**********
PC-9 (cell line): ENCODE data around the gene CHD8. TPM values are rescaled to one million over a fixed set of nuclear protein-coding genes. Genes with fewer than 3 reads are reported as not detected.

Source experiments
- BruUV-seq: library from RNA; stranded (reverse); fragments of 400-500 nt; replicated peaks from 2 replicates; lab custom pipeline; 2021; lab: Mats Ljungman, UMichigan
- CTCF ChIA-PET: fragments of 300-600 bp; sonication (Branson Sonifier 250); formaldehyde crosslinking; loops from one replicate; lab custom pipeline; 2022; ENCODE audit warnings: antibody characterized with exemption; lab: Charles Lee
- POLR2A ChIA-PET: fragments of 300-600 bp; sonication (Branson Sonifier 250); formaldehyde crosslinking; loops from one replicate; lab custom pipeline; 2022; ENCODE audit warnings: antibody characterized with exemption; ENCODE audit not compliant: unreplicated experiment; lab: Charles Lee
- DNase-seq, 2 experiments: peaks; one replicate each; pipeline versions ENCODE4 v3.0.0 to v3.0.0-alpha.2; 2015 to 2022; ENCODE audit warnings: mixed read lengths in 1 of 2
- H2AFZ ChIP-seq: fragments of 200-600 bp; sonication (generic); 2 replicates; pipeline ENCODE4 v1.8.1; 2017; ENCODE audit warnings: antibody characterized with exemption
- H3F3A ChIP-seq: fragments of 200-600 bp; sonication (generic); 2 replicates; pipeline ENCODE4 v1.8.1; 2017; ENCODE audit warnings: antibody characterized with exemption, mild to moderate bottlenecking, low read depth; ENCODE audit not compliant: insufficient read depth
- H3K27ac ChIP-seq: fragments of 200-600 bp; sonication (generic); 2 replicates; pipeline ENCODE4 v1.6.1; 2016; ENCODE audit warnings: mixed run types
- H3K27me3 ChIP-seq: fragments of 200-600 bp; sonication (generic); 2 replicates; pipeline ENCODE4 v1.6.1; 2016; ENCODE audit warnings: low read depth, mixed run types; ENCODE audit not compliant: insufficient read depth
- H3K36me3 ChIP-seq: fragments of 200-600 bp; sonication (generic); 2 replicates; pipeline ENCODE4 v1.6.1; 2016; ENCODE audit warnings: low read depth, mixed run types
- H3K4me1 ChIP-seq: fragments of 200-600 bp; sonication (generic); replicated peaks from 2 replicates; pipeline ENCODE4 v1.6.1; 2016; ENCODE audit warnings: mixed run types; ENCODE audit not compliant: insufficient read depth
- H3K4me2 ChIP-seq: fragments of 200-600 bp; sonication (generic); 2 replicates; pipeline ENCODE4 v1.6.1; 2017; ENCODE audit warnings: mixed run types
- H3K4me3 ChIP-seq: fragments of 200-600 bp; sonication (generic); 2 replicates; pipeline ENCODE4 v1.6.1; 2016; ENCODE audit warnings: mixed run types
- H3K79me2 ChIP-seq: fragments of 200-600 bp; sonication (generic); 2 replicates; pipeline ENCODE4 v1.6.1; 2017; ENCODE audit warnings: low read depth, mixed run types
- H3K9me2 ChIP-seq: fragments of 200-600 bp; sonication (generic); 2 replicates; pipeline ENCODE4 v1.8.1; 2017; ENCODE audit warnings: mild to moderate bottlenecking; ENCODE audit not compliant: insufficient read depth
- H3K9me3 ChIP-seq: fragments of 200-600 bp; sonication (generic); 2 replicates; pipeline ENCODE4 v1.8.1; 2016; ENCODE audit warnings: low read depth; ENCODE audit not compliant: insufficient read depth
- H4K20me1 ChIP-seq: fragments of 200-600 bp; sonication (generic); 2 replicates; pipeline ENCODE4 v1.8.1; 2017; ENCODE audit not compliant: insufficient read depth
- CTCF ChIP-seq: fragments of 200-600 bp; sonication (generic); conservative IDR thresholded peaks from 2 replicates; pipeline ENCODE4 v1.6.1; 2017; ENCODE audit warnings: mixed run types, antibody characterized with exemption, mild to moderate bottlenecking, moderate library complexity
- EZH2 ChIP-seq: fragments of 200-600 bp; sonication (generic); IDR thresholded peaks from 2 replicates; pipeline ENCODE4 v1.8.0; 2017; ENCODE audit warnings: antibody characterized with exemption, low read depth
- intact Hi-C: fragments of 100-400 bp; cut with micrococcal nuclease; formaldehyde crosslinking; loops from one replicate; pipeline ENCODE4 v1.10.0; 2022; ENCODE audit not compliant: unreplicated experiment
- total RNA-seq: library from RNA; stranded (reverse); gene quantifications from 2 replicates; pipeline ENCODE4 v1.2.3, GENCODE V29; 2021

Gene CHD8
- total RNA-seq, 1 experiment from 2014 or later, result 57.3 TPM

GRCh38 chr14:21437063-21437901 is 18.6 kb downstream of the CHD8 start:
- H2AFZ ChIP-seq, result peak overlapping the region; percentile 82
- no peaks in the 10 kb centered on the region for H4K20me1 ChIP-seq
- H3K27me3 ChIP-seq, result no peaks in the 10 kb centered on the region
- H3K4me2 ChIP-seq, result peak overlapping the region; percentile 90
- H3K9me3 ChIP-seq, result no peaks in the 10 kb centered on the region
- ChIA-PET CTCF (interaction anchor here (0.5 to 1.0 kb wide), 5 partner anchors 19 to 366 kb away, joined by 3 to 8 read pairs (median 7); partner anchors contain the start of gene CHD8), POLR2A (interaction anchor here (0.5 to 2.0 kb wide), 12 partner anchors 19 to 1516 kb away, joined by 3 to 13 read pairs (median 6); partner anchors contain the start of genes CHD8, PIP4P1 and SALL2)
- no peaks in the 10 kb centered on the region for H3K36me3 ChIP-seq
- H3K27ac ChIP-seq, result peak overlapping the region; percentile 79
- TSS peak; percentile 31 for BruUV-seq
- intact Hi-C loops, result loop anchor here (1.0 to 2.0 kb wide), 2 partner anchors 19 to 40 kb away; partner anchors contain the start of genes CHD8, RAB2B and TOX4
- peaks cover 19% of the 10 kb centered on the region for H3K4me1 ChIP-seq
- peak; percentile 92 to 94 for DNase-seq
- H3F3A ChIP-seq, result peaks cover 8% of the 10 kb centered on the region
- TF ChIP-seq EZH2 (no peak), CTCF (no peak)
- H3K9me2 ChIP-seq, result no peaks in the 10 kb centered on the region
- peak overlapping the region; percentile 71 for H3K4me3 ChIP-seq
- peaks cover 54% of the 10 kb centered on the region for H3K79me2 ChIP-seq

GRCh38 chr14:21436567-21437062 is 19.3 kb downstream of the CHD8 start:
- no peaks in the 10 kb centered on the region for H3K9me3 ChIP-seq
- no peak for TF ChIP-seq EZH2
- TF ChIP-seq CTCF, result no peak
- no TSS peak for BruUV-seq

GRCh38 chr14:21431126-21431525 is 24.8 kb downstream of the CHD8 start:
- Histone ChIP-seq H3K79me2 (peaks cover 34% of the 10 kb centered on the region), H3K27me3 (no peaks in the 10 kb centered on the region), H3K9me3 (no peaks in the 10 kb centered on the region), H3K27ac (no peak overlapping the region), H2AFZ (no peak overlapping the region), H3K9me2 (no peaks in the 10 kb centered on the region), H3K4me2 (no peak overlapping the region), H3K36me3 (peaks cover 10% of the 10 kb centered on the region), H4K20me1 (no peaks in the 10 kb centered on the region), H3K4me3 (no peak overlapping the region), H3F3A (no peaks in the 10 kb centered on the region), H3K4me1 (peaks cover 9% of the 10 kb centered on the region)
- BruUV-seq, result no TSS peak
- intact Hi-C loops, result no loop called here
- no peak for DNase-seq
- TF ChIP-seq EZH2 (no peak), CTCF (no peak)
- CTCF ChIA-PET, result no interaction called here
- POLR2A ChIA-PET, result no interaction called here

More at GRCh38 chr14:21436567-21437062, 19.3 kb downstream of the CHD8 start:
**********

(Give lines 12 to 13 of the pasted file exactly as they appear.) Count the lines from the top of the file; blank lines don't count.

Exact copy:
- H3K4me1 ChIP-seq: fragments of 200-600 bp; sonication (generic); replicated peaks from 2 replicates; pipeline ENCODE4 v1.6.1; 2016; ENCODE audit warnings: mixed run types; ENCODE audit not compliant: insufficient read depth
- H3K4me2 ChIP-seq: fragments of 200-600 bp; sonication (generic); 2 replicates; pipeline ENCODE4 v1.6.1; 2017; ENCODE audit warnings: mixed run types